J4 essay – Why Joomla!' should clean its file structure
Hugo Azevedo 3,967

J4 essay – Why Joomla! should clean its file structure

Note: This document is part of a set of documents which constitute an essay about what Joomla! is, or can be in the future. These documents do not constitute the current state of Joomla!'s development, nor are they just rants or brain dumps. They list a set of structured ideas about what Joomla! can be, and provide some ideas on how to get there. Their main purpose is to generate discussion over Joomla!'s community.

This is the second document in the series. The first document explained why (IMO), Joomla! should be broken into two separate parts, a Framework and a Platform. This document will continue the previous discussion, and propose a new file structure to support the same idea.

The first thing I wanted to achieve when I first installed Joomla!, was the decoupling of the administrator from the front-end. Lets face it, a Joomla!'s website, is actually two separate web applications sharing resources. Front-end and back-office. When I was first looking at Joomla!'s code, I found the defines.php file in the include folder, that seamed to let me configure Joomla!'s whole directory structure, and customise all the directory locations. Great! I was convinced. No need to look any further.

Although Joomla!, at first glance, gives you the impression that you can modify its structure, the truth is, if you change the directory's locations, everything breaks. This doesn't happen because of any technical incapacity from the used technologies. It happens because most files are referenced with hard-coded locations.

The main reason I wanted to decouple the administrator, was to segment my web site's traffic using Awstats (Apache's logs). Your back-office traffic logs are the same as your front-end traffic logs. There wasn't any scenario that I thought of, where I wanted to have only one log for both applications.

There is also another good reason for the decoupling, which is the obfuscation of the back-office's location. But when I tried to achieve this, the back-office broke. Some extensions didn't work properly, or just stopped displaying all together. In my opinion, this is a big problem, and by searching a bit on the Internet, I seamed far from being alone.

Structure complexity and redundancy

Another thing I've realised, is the complexity and redundancy of Joomla!'s directory structure.

Extensions are scattered all over the place. Core functionality is all over the place as well. You have two root folders where to put dependencies (media and images)... Some people even use the script.php file with the only purpose of copying files from the media folder (where files are deployed), to the images folder. What's the point, I wonder? They're all dependencies. Why not just use one folder, and set a sub-folder in it as a gallery for the Media Manager?

It's not easy to assume anything about Joomla!'s directory structure, just by looking at it. It is also difficult to know which folders to write-protect, in the eventuality of a Joomla!'s Update.

Uniformity vs Continuity

Seams that there's always a big concern by the Joomla!'s developing community, to provide backwards compatibility between Major Versions. For Joomla!4, and according to Joomla!'s PLT, this backwards compatibility will break, in order to leap further. I personally agree with this.

A complete re-write of Joomla!'s core, does not necessarily mean a change in UX/UI. End-users might not even notice it, because lets face it, users interact with templates, and manipulate the content with extensions provided to them. The core “just” makes everything happen.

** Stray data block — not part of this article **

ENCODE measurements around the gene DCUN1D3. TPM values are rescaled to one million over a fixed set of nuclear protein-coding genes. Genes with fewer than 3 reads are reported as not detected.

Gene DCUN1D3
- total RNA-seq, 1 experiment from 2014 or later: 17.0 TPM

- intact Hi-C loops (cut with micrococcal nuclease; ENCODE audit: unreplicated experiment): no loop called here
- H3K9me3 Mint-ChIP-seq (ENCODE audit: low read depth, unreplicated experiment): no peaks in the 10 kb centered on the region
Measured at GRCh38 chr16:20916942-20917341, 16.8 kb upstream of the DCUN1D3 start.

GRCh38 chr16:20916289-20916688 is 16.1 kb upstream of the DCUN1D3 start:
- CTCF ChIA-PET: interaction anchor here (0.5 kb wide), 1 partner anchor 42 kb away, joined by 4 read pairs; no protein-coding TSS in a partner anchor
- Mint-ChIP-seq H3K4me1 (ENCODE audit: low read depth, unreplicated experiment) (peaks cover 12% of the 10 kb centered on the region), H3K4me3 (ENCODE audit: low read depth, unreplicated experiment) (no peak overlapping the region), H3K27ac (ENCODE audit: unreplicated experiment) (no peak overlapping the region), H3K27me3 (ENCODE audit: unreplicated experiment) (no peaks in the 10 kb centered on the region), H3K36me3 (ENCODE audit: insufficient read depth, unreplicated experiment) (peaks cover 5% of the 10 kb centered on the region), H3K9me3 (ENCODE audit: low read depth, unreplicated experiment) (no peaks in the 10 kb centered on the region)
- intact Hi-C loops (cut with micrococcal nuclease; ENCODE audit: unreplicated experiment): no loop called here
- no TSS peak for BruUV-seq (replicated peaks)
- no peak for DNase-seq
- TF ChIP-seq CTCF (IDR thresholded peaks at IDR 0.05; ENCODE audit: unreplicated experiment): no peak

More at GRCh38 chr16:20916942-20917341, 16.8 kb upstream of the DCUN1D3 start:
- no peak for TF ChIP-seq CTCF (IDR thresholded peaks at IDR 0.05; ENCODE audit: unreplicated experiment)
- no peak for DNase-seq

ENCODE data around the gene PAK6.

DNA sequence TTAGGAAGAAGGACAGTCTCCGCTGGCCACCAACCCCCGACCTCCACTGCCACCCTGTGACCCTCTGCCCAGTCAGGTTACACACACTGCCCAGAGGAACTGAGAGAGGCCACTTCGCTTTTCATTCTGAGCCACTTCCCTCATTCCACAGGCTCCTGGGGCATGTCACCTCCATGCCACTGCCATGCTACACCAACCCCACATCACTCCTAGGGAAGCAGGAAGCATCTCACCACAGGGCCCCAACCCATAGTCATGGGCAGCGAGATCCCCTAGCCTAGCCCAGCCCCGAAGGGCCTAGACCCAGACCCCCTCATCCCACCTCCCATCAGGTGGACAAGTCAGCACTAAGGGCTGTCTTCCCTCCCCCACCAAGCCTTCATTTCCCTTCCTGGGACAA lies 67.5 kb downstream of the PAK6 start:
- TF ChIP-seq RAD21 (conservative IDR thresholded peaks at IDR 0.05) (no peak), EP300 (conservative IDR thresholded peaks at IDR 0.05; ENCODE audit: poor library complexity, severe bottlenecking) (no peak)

Personally, if there were to be a rupture between Joomla!3 and Joomla!4, I think a complete revision of the application's core would be advised. This might not be such a bad thing. It's a fresh start.

Migration vs Upgrading vs Updating vs Porting

It seams to me, there's an institutionalised misconception about these terms in Joomla!'s community, which might lead to a wrong accountability by end-users and developers.

In software development, there's a convention where products come with a version number that can be separated up to 4 sub-groups using a dot notation. This version number is composed by a Major.Minor.Resivion.Build numbers (ex:. v1.2.34.56789).

To keep it simple, an Upgrade is when you increment the Major version number, and usually implies a shift in paradigm/philosophy, or a major rewrite of the application. These usually imply breaking backwards compatibility.

An increment in any other numbers (Minor, Revision or Build) are just Updates, and don't break compatibility (usually). Incrementing the Minor version implies adding and/removing functionality. Increments in the Revision number imply performance and/or security checks, and Build numbers are used in applications which are compiled (not Joomla!'s case).

The difference between Migration and Porting, is in the context. Usually, and keeping it on a basic level, software code (technology) is Ported, and data is Migrated. If you're changing CMS's, then you will need to migrate you data between platforms/environments. If you're planning on rewriting Joomla! in java or .NET (for example), you'll need to Port your code.

Now that I got this out of my system, lets talk about Upgrading from Joomla!3 to Joomla!4. Instead of Joomla! changing its version to v4.x because Marketing requires it, it should change its version because the product requires it. And if Joomla! is going to break compatibility, why not take advantage of it, and try to clean its file structure to a more permanent one.

Proposed solution

I think that the directory structure can be improved, by being simplified and contextualised. An Upgrade is the right time to do it. Can't be done on an Update.

In my opinion, and in a minimalist installation, the front-end's directory structure should only be composed by 4 files and 1 folder.

The Administrator would look the same, without the .htaccess and robots.txt files (or not). It could actually have it's own media folder. Media Manager would search media files (in the front-end media folder) using the file system, but would display the thumbnails using the site's main domain in the http request, which would be saved in the config.php file at installation time.

The index.php file, would only have 3 instructions.